Best YA Book: Round Two!

Thanks for voting in round one! We are ready to BEGIN ROUND TWO. This round will match the winners from round one with round two.

Round Two: Fantasy

I had several complaints about pairing The Golden Compass and Harry Potter in round one – indeed, I may have misjudged by pitting two giants against each other in just the first round of voting. BUT. That’s what made sense to me at the time. So on we go!

It’s true – The Golden Compass edged out Harry Potter by a little over twice the votes. Now, Lyra and Pan are up against another resourceful heroine in Sabriel, the titular character of Garth Nix’s fantasy trilogy. She squeaked by I Shall Wear Midnight by just one vote – does she stand a chance against The Golden Compass?

Both The Monstrumologist and Coraline dominated their first polls with more than half the vote. Both monster stories, Coraline is more of a sparse ghost story while The Monstrumologist is straight Victorian era blood and gore.

The Hobbit and Ella Enchanted earned an equal number of votes while crushing their competition. Now Bilbo, the journeying hobbit, is matched with Ella, the slightly bent fairytale version of Cinderella, who solves her own curse despite the efforts of her fairy godmother.

It saddens me that Holly Black’s Tithe didn’t make it out of the first round – but that might be because Weetzie Bat is a cross-generational phenomenon, and continues to be an immensely popular pass-around book. But can it win against another twisted fairy tale, about a boy who has to outsmart the stories to get his family back? The Book of Lost Things demolished its first competitor, after all.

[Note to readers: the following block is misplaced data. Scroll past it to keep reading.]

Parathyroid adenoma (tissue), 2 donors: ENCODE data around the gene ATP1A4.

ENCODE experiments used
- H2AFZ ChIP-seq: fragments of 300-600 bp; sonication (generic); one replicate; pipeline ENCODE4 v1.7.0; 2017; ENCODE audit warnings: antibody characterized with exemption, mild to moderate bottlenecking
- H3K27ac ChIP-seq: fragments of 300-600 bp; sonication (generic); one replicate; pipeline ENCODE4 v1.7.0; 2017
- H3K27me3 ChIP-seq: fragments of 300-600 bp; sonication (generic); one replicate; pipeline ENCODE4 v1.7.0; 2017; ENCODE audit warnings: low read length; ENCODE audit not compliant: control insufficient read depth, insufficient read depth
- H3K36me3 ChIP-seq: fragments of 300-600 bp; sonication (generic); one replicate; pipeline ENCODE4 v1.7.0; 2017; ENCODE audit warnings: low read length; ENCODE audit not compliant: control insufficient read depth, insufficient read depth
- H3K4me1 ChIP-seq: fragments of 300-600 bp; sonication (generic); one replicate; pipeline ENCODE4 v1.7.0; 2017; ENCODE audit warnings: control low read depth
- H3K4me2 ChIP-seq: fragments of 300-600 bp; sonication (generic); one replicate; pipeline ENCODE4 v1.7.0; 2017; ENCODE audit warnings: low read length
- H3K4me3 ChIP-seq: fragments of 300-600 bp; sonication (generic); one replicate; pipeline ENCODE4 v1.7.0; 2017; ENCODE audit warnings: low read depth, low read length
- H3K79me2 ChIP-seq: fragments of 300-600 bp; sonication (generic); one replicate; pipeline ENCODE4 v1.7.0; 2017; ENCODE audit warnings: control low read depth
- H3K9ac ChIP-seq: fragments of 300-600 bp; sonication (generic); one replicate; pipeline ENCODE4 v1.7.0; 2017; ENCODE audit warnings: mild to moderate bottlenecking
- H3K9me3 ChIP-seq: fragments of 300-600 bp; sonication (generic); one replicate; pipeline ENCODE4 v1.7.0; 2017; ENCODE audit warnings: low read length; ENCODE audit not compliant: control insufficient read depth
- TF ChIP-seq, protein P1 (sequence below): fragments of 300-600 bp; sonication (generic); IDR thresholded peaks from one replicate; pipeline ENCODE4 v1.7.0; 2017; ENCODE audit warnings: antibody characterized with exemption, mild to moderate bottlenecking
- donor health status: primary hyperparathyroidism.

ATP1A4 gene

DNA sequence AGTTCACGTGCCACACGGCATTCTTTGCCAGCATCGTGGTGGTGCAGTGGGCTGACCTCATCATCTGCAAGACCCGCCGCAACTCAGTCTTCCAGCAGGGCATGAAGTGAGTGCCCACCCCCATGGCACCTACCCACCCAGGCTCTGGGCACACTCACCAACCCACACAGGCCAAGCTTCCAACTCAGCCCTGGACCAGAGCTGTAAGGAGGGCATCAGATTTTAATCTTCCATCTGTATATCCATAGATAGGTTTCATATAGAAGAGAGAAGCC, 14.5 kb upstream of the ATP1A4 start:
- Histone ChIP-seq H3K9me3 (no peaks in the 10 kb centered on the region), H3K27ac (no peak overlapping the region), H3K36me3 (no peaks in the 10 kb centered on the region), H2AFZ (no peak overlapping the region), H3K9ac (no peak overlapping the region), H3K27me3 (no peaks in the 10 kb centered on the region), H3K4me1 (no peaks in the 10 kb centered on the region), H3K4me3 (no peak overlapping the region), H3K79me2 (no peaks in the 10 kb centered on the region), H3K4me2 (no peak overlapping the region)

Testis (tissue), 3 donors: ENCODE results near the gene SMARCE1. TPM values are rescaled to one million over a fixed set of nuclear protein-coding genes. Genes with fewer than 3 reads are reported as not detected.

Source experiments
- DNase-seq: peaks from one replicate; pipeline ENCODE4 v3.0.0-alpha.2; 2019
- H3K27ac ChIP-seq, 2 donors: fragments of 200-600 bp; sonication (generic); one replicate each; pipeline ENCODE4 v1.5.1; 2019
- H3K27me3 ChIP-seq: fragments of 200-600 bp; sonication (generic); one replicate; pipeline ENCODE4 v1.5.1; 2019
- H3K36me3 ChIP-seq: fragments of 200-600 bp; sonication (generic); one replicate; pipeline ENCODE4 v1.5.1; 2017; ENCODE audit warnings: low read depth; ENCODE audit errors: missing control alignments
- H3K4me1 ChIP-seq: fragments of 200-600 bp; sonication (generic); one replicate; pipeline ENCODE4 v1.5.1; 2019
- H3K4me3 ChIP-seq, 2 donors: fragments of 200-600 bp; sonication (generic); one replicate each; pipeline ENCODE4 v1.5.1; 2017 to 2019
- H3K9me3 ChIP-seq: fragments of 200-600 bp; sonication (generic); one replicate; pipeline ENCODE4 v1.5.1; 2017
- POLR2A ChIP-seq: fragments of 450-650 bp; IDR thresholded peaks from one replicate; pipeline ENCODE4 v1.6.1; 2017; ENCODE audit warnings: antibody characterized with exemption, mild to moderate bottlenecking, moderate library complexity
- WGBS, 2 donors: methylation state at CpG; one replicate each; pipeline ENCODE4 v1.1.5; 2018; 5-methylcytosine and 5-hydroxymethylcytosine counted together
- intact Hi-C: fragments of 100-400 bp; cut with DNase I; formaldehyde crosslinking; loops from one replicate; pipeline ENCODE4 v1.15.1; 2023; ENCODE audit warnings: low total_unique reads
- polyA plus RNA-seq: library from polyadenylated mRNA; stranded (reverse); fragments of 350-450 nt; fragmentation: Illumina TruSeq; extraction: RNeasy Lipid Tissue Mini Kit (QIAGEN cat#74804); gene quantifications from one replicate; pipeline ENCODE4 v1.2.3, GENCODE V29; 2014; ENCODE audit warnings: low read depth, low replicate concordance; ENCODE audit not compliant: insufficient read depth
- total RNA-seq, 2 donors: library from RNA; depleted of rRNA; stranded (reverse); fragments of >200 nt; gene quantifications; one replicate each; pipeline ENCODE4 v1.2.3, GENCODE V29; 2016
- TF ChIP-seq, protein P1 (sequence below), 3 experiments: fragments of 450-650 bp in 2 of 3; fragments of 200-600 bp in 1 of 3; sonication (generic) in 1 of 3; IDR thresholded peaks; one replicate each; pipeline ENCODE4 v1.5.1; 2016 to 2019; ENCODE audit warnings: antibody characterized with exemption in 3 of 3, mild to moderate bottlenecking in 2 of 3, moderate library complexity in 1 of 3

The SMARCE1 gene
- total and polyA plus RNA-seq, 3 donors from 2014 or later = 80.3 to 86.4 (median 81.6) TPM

Round Two: Science Fiction

This was a toss-up, with A Wrinkle in Time squeaking by to face off against The Hunger Games, which steamrolled through round one. Time/space travel vs. dystopia!

In one of the only complete lock-outs of the first round, Ender’s Game now faces what might be slightly tougher competition: Scott Westerfeldt’s series about the cost of physical perfection, and the penalties of governmental oppression.

Possibly one of my favorite books up here, I’m pleased to see Leviathan edged out The City of Ember (which I do think is an excellent book) and is now up against Feed – which also passed its competition, Matched, by one vote. A steampunk retelling of World War I vs. one of the most harrowing visions of the future I’ve read.

This match-up will be interesting because I may have inadvertently made some selections that most of my readers aren’t familiar with (and if that’s true, I implore you to try these most excellent works). Eoin Colfer’s Airman locked out Ship Breaker, while Runaways edged past Going Bovine – with not very many votes between them. We’ll see how they do up against each other!

Round Two: Realistic Fiction

While I attempted some sort of reasonable system for my initial matchups, I did not take a lot of care to see how things would line up in the future – which is why this Round Two pairing feels a little bonkers. After beating Hatchet with over twice the votes, survival fiction goes up against YA chick lit (Sisterhood also beat out its competition with more than twice the number of votes). Which brings us Jean Craighead George’s survivalist runaway vs. Ann Brashare’s cadre of teen girls.